Chinese bonds draw foreign investors on upcoming global index inclusion
Chinese onshore bonds are becoming a larger part of global investors’ portfolios, suggesting their gradual acceptance as mainstream fixed income investment ahead of their anticipated official inclusion into one of the most followed international benchmark bond indexes.
Foreign investors’ participation in yuan-denominated Chinese onshore bonds rose to 1.09 trillion yuan (US$172.9 billion) in March, up from 1.07 trillion yuan in February and from 761.6 billion yuan in March 2017, according to data from China Central Depository & Clearing. The increase in foreigners’ holdings however is from a low base – foreign ownership remains only about 2 per cent of China’s US$12 trillion bond market.
The country’s debt had been excluded from major global bond indices because of China’s restrictions on market access, capital controls and other operational issues.
Bloomberg’s announcement last month that it would conditionally add Chinese yuan-denominated government and policy bank securities to its global bond benchmark indices starting April 2019 was a major stamp of approval of the nation’s liberalisation efforts, analysts said.
“The inclusion is a validation that Chinese bonds are investible and investment-worthy,” said Teresa Kong, portfolio manager at Matthews Asia. “It provides positive re-enforcement for the steps toward liberalisation that the government has undertaken.”
Investment grade Chinese bonds will be gradually phased into the Bloomberg-Barclays flagship Global Aggregate Index, with 386 securities expected to be added by 2020. They will represent 5.49 per cent of the US$53.73 trillion index, the fourth largest currency component after the US dollar, euro and Japanese yen.
Analysts estimate the inclusion will bring an additional US$100 billion to US$300 billion in foreign investor demand over the next three years because passive exchange traded funds by nature will be forced to invest in line with the allocation of the Global Aggregate Index.
In recent years, Chinese authorities have taken steps to open up the nation’s capital markets as it aims to promote yuan internationalisation. The recent launch of yuan-denominated crude oil futures was the latest step to boost foreign demand for its currency, analysts said.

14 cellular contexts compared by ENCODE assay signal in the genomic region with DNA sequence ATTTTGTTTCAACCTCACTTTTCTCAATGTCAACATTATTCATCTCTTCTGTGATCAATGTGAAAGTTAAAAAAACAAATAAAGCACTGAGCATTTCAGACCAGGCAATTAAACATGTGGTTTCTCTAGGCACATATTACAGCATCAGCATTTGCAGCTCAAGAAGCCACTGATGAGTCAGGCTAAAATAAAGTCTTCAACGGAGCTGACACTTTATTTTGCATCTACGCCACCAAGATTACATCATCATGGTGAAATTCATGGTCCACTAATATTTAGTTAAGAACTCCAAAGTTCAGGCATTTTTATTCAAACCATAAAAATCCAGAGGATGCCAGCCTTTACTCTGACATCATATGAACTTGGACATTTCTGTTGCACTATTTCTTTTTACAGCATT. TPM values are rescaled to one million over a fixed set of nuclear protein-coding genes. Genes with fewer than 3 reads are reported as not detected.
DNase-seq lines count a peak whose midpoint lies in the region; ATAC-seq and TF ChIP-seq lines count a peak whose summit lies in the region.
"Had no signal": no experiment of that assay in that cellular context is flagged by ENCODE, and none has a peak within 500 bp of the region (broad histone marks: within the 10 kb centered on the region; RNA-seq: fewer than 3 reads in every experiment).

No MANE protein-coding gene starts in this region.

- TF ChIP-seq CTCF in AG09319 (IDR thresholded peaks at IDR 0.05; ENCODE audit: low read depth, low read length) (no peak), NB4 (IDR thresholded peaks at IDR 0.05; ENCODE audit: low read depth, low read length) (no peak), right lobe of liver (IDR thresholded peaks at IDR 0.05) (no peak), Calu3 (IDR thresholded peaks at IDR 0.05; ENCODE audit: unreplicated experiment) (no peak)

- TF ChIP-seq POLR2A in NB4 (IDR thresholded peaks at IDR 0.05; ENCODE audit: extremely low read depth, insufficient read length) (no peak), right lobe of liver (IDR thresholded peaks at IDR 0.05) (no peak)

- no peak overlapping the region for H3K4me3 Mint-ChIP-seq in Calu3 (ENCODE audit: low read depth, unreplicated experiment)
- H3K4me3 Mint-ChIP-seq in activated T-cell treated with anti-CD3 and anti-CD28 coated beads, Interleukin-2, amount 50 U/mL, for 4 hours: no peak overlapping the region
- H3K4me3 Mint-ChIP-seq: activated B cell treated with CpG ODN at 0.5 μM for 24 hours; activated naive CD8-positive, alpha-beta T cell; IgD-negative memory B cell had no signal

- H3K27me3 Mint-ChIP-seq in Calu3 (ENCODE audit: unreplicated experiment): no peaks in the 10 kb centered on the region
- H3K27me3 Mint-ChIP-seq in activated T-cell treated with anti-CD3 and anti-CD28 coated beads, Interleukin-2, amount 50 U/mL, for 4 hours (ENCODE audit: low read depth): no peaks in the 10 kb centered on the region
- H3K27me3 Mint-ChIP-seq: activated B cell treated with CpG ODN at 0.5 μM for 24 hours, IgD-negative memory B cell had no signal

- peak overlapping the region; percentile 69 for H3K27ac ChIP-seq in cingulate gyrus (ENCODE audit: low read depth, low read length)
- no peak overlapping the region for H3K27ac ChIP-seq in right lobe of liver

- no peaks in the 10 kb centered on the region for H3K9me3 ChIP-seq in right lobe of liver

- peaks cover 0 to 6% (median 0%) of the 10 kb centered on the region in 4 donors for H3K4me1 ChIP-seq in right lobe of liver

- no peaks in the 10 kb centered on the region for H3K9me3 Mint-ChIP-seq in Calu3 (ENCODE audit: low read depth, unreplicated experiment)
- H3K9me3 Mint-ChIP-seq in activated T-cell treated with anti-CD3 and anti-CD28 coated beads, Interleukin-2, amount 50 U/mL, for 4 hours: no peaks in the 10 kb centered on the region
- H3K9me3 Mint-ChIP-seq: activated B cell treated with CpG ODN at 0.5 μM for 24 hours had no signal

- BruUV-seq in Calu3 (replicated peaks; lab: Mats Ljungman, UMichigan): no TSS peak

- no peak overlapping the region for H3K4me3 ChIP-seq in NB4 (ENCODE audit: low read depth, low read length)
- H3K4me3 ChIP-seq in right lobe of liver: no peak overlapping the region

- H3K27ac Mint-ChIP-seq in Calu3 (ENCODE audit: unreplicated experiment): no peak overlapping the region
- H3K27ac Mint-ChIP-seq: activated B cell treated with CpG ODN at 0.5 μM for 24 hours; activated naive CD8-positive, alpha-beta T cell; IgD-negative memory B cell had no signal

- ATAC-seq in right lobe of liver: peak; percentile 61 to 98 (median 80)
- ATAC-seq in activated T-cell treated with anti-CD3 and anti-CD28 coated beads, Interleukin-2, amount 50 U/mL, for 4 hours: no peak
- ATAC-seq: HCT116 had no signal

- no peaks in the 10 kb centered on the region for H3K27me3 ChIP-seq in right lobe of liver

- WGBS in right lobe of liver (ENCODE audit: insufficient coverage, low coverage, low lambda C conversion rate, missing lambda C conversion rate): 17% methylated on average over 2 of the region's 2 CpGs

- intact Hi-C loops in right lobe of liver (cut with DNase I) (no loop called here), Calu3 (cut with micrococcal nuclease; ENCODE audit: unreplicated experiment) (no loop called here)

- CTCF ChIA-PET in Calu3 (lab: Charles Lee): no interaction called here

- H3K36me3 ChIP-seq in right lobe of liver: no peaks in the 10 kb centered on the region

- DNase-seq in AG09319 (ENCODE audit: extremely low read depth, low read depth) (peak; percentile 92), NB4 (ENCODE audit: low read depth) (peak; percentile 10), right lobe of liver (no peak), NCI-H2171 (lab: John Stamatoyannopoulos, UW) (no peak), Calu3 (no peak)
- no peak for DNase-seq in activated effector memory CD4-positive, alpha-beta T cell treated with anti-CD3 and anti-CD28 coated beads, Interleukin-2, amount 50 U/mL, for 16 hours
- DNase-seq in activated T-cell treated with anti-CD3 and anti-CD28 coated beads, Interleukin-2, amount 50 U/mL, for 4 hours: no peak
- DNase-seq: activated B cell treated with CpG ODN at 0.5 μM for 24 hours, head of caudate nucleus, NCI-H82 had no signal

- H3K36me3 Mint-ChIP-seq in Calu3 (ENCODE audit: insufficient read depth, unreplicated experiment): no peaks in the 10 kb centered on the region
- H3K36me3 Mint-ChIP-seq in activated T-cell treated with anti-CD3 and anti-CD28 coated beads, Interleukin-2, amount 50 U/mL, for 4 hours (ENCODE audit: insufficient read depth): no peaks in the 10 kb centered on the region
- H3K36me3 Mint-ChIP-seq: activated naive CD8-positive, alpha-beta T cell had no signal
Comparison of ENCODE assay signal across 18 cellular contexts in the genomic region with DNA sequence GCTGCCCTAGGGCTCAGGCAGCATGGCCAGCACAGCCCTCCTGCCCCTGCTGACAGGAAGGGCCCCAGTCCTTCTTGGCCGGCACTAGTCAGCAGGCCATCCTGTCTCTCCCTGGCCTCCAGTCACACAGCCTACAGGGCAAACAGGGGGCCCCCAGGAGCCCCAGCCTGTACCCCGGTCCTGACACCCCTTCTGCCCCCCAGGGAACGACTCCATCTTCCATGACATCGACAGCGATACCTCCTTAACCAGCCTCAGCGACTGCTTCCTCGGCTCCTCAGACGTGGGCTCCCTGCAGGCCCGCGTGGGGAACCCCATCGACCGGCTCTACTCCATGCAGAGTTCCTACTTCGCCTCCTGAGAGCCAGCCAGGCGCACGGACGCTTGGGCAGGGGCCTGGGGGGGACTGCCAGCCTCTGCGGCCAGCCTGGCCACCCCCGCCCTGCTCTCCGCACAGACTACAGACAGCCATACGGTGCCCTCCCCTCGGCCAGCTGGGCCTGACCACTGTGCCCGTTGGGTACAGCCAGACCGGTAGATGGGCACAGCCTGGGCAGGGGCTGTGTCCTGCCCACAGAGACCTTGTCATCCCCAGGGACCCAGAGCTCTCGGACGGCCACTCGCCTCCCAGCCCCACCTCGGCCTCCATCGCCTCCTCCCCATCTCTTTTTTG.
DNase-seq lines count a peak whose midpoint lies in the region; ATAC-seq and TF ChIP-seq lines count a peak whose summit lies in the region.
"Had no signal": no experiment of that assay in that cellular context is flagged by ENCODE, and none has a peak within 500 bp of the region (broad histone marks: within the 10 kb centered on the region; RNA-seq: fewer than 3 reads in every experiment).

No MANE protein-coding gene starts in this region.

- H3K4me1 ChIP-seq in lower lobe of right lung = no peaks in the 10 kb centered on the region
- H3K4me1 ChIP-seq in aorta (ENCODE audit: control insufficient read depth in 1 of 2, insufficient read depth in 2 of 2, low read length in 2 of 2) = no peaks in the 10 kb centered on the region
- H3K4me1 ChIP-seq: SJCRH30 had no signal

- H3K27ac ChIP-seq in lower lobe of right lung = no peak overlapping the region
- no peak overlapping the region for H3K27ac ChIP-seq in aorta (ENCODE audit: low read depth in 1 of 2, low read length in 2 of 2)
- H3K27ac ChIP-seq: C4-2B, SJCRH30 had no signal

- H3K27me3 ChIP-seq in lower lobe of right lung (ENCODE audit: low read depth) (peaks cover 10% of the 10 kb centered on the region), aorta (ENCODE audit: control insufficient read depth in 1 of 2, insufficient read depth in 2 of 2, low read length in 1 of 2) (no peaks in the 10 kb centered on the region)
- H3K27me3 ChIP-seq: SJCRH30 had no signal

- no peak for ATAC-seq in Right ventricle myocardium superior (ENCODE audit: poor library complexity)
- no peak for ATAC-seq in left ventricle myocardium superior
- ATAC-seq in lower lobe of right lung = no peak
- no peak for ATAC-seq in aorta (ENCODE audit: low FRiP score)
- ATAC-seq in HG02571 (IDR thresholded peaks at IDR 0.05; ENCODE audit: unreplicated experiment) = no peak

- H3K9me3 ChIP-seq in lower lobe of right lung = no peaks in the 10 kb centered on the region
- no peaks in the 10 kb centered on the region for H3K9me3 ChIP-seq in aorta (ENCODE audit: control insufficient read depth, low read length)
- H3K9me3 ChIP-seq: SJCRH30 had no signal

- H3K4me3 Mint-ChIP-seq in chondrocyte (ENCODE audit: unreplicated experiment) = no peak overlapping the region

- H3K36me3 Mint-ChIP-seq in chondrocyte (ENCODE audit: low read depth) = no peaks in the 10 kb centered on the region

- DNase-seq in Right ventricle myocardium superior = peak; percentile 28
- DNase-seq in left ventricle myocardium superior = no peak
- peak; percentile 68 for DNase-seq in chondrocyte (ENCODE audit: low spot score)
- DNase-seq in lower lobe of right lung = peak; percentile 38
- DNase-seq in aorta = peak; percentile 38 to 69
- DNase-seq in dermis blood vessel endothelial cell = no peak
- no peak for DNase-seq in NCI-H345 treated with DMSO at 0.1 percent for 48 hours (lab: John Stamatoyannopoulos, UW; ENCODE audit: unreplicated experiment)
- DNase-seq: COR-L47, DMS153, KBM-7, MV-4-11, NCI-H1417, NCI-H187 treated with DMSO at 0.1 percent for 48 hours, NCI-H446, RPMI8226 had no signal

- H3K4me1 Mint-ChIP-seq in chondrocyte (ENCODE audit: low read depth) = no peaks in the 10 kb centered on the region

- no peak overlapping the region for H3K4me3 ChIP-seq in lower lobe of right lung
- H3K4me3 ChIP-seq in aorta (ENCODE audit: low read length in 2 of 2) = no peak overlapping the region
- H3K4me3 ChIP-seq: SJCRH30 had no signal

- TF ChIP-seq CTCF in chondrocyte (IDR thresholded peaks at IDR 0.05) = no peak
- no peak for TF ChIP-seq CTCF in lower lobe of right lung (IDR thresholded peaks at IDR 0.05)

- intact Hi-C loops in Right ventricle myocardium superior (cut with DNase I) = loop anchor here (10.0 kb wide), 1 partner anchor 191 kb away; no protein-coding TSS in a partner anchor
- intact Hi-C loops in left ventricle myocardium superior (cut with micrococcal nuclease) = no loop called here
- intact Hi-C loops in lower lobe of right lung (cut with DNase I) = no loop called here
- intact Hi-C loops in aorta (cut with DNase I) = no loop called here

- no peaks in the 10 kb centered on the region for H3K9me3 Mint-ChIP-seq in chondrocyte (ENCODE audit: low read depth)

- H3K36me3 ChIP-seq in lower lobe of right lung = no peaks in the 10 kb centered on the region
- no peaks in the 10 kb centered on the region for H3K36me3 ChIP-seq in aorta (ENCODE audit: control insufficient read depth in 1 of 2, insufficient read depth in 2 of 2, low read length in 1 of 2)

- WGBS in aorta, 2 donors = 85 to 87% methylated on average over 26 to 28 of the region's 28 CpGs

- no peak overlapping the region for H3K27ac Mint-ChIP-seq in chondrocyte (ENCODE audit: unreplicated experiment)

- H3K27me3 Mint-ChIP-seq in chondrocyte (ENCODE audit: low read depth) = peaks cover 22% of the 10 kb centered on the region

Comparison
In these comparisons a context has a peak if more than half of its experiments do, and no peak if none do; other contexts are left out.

“So far, nearly all of China’s crude oil imports are still priced in US dollars. Should more of these imports be priced and transacted in yuan. this may significantly increase the global demand for yuan,”
United Overseas Bank’s head of markets strategy Heng Koon How said.
The “petro currency” theory holds that proceeds from crude oil sales to China are recycled back into Chinese government bonds, further adding to the allure of Chinese fixed income instruments and the currency, Heng added.
However next year’s bond inclusion could be delayed if the People’s Bank of China fails to resolve three key operational issues for foreign investors, Bloomberg said. These includethe ability to allocate block trades, or purchases of a large number of securities that
are favoured by global funds across their portfolios, clarification on tax collection policies, and same-day bond settlements related to the Bond Connect.
Kheng-Siang Ng Asia-Pacific head of fixed income at State Street Global Advisors also warned of common concerns that were making foreigners uncomfortable in adding corporate bonds to their portfolios such as low liquidity, rising defaults rates for Chinese companies, insufficient transparency and financial disclosure as well as lack of international credit ratings while domestic ratings are deemed unreliable.